Prevail Bank’s goal is to pursue what’s possible within its local communities. Passionate about the advancement of community based projects and supporting local organization growth, Prevail Bank is a community bank that is continuously working to support the communities it serves.

Prevail Bank’s Charitable Contributions program is available for local non-profit organizations that help local people in need, especially those with low-to-moderate incomes; stimulate communities financially; and/or enhances the standard of living of those less fortunate. If your organization is interested in applying for funds for a major initiative in your community, go to: Prevail.bank/resources/community

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Rose Oswald Poels (left) awards Dena Hineline (center) and Sue Krause (right) with prestigious awards.

On Wednesday morning, fourteen Wisconsin bankers and ten banks were honored by the Wisconsin Bankers Foundation (WBF) for their efforts in promoting financial literacy to Wisconsin’s consumers. WBF is the nonprofit arm of the Wisconsin Bankers Association (WBA) whose mission is to assist bankers in promoting financial literacy and financial responsibility to the public and to broaden consumer empowerment in the financial services industry through research, education, grants, and scholarships.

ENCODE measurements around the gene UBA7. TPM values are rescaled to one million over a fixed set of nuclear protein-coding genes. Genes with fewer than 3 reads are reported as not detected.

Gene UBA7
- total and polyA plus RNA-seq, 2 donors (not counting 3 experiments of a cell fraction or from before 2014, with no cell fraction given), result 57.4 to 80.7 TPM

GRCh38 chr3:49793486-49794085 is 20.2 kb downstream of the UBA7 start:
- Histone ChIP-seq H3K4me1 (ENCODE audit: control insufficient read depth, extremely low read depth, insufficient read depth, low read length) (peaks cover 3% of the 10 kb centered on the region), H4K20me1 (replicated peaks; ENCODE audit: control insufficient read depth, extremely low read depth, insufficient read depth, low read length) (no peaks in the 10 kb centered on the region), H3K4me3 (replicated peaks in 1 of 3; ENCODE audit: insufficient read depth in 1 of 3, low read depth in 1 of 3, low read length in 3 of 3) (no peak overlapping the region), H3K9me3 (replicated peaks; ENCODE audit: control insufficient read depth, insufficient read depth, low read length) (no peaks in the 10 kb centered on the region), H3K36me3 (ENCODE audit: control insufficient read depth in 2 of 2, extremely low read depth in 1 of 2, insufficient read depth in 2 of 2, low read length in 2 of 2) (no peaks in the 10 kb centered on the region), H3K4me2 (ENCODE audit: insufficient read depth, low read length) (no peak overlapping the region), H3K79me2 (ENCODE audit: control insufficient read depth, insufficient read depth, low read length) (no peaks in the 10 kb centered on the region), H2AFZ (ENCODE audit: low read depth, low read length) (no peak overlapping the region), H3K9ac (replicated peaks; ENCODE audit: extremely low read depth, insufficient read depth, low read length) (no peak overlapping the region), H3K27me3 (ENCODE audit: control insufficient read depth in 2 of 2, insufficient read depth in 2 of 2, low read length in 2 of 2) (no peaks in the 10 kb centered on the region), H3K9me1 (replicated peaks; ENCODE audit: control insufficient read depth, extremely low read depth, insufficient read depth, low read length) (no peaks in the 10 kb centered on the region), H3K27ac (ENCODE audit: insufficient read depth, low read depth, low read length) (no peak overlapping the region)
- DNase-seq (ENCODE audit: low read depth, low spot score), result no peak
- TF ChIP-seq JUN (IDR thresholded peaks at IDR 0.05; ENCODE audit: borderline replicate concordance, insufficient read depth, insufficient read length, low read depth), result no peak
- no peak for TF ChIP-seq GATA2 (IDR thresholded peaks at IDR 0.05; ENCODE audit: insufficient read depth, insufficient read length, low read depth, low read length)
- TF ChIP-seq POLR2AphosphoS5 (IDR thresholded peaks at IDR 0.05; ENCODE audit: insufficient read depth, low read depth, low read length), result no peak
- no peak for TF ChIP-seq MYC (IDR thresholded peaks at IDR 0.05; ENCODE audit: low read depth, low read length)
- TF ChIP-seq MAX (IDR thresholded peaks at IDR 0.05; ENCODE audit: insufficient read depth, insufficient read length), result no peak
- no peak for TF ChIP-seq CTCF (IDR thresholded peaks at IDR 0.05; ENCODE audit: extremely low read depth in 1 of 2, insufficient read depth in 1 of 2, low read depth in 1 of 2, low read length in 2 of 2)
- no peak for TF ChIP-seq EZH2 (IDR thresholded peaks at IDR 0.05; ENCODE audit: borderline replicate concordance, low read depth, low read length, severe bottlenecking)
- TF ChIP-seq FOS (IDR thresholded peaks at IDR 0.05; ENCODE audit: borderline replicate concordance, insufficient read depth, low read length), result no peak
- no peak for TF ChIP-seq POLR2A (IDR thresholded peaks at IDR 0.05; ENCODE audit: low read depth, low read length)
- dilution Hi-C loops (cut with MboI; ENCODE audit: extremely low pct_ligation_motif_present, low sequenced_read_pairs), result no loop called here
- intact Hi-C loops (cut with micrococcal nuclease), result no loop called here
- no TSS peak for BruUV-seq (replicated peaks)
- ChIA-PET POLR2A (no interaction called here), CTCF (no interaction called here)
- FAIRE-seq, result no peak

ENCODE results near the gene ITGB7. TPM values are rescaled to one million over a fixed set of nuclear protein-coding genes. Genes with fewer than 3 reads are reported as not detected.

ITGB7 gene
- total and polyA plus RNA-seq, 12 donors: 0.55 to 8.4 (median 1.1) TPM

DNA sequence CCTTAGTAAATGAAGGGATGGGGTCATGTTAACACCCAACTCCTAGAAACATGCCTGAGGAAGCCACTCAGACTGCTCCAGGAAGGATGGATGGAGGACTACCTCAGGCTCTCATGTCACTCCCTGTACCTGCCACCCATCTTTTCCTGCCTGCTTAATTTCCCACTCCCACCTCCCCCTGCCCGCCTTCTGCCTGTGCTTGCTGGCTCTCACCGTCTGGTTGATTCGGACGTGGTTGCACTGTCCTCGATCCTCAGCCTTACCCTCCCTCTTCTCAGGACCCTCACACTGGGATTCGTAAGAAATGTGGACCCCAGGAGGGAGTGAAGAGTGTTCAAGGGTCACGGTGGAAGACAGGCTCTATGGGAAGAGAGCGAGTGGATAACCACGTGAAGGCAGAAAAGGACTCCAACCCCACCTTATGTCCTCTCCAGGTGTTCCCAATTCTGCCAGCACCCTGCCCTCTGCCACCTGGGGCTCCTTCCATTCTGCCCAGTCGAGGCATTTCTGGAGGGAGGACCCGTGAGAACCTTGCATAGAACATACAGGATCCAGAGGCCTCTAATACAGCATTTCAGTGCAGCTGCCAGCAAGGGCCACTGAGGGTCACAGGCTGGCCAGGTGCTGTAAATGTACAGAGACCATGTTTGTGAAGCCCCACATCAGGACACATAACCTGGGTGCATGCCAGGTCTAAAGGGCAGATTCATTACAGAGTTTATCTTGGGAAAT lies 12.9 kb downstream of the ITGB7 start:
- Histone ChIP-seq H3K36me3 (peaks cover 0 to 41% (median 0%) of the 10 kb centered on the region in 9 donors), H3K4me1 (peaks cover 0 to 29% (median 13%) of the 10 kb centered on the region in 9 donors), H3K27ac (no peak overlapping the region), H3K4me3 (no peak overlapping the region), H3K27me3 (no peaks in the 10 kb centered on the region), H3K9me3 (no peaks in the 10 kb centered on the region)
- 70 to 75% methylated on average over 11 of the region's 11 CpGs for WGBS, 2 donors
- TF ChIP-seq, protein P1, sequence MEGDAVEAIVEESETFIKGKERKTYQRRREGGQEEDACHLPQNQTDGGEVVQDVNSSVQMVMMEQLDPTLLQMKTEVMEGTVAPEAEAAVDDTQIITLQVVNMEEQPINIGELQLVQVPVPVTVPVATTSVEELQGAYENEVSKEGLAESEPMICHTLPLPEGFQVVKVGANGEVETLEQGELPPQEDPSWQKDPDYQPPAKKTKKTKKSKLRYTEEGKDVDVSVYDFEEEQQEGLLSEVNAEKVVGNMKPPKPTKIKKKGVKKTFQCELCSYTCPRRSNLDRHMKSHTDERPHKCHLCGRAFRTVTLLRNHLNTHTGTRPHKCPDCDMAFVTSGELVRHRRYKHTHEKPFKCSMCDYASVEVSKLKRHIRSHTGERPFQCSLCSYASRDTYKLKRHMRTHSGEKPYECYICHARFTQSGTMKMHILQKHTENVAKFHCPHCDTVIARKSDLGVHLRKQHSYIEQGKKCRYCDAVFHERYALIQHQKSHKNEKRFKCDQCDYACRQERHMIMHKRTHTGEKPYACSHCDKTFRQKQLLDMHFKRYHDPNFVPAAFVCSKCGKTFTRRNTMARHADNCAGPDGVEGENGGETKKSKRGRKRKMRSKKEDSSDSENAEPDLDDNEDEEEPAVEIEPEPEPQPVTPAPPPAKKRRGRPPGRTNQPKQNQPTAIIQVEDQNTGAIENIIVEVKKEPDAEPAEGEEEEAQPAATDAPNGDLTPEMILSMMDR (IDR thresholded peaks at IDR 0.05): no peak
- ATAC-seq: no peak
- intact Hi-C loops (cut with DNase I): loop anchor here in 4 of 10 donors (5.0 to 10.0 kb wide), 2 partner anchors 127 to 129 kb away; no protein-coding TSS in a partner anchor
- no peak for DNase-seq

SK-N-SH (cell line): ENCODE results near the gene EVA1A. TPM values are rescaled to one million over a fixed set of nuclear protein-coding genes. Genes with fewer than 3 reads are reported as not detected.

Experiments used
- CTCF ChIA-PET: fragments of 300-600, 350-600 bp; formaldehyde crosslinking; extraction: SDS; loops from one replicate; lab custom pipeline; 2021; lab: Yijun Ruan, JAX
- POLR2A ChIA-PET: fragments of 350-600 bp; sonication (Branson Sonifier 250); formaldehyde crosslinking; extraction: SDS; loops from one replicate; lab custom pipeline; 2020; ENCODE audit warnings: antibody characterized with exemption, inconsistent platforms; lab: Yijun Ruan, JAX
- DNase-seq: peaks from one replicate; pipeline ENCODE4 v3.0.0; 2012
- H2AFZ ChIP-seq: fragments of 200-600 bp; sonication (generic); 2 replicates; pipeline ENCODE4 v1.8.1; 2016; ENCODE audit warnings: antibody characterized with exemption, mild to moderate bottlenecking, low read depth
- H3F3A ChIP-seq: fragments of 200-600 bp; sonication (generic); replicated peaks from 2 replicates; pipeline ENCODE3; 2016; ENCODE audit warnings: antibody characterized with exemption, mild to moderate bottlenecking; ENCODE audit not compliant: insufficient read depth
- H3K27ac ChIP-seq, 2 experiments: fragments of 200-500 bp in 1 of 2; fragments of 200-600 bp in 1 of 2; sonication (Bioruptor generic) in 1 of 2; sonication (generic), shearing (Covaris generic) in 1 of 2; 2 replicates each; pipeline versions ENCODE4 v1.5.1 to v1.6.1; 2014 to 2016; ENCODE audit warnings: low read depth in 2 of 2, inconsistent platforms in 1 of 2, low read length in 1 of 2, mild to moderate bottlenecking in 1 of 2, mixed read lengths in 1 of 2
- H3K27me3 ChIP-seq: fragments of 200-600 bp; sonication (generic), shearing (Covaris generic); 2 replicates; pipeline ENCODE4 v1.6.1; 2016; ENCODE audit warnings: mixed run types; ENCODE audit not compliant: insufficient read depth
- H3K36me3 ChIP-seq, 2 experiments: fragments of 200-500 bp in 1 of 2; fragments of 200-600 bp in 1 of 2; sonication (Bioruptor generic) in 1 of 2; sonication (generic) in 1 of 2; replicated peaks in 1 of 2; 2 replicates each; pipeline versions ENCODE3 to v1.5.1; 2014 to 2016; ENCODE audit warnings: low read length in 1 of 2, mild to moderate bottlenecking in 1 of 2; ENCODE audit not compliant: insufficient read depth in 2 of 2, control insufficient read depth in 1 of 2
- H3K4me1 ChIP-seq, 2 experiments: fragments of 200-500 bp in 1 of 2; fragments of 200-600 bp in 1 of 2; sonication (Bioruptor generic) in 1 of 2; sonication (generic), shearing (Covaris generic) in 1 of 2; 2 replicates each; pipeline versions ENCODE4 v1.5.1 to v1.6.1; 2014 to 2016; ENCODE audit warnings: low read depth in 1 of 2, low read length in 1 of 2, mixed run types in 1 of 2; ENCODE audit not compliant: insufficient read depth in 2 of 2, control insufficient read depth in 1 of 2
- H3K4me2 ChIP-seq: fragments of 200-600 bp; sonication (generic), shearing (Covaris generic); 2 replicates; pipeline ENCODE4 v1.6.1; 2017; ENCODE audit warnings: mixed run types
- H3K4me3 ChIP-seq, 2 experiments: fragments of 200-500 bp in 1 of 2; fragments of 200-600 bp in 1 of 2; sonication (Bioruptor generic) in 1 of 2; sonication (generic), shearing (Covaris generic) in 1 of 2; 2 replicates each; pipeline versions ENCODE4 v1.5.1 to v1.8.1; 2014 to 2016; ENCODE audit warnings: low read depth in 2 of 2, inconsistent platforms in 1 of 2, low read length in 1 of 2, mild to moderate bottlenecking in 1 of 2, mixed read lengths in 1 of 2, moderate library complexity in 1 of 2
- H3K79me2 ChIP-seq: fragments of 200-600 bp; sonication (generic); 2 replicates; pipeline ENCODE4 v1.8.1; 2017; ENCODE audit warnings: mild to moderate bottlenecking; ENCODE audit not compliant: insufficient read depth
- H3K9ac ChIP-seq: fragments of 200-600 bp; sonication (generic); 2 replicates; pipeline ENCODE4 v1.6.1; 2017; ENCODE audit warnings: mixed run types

Sue Krause, Fox Valley Savings Bank, was awarded the prestigious Financial Literacy Banker of the Year Award and Dena Hineline, Bank of Sun Prairie, was honored with the Financial Literacy Banker Award. Both Krause and Hineline also were honored with the Certificate of Excellence for exceeding twenty financial education presentations in their local communities during the Foundation’s 2020–2021 fiscal year.